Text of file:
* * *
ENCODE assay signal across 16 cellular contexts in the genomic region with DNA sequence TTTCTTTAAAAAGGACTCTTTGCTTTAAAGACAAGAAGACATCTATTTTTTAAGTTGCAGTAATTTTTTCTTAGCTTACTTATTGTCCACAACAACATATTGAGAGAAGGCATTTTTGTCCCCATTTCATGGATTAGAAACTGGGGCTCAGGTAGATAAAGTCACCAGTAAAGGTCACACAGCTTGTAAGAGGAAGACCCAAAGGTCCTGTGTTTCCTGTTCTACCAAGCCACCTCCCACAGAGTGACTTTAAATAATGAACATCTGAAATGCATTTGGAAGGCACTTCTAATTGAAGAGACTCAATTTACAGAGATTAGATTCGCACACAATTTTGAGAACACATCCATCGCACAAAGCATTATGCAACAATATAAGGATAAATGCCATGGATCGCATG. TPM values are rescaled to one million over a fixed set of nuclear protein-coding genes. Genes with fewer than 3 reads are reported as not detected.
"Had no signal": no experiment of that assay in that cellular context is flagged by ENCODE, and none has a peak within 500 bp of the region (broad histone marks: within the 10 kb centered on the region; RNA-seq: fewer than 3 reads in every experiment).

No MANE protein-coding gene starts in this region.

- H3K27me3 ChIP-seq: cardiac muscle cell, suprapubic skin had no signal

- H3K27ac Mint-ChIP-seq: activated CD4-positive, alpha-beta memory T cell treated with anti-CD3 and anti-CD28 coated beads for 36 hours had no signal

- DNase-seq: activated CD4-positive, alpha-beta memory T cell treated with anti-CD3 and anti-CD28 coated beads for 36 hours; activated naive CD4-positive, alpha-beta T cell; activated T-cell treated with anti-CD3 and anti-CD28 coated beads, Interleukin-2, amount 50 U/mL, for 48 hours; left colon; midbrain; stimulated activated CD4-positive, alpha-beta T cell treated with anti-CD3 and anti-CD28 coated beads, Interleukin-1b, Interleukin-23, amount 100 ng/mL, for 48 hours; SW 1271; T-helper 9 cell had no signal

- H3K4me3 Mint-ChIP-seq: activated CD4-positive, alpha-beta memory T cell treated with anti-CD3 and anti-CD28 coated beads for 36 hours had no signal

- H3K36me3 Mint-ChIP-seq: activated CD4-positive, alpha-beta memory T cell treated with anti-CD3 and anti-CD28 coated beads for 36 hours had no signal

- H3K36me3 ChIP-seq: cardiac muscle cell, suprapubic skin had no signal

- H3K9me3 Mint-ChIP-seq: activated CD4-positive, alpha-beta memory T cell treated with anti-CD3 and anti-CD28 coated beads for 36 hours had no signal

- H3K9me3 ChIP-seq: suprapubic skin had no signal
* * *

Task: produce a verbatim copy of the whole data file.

ENCODE assay signal across 16 cellular contexts in the genomic region with DNA sequence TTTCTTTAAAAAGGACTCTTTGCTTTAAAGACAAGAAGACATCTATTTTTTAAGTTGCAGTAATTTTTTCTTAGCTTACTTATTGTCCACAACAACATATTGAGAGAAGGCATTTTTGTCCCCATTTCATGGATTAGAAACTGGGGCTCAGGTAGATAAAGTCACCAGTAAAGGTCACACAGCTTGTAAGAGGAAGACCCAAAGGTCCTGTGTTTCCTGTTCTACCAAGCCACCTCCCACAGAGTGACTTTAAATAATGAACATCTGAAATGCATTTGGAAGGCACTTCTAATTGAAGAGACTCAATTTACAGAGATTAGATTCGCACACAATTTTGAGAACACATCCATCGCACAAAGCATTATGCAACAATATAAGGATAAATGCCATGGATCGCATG. TPM values are rescaled to one million over a fixed set of nuclear protein-coding genes. Genes with fewer than 3 reads are reported as not detected.
"Had no signal": no experiment of that assay in that cellular context is flagged by ENCODE, and none has a peak within 500 bp of the region (broad histone marks: within the 10 kb centered on the region; RNA-seq: fewer than 3 reads in every experiment).

No MANE protein-coding gene starts in this region.

- H3K27me3 ChIP-seq: cardiac muscle cell, suprapubic skin had no signal

- H3K27ac Mint-ChIP-seq: activated CD4-positive, alpha-beta memory T cell treated with anti-CD3 and anti-CD28 coated beads for 36 hours had no signal

- DNase-seq: activated CD4-positive, alpha-beta memory T cell treated with anti-CD3 and anti-CD28 coated beads for 36 hours; activated naive CD4-positive, alpha-beta T cell; activated T-cell treated with anti-CD3 and anti-CD28 coated beads, Interleukin-2, amount 50 U/mL, for 48 hours; left colon; midbrain; stimulated activated CD4-positive, alpha-beta T cell treated with anti-CD3 and anti-CD28 coated beads, Interleukin-1b, Interleukin-23, amount 100 ng/mL, for 48 hours; SW 1271; T-helper 9 cell had no signal

- H3K4me3 Mint-ChIP-seq: activated CD4-positive, alpha-beta memory T cell treated with anti-CD3 and anti-CD28 coated beads for 36 hours had no signal

- H3K36me3 Mint-ChIP-seq: activated CD4-positive, alpha-beta memory T cell treated with anti-CD3 and anti-CD28 coated beads for 36 hours had no signal

- H3K36me3 ChIP-seq: cardiac muscle cell, suprapubic skin had no signal

- H3K9me3 Mint-ChIP-seq: activated CD4-positive, alpha-beta memory T cell treated with anti-CD3 and anti-CD28 coated beads for 36 hours had no signal

- H3K9me3 ChIP-seq: suprapubic skin had no signal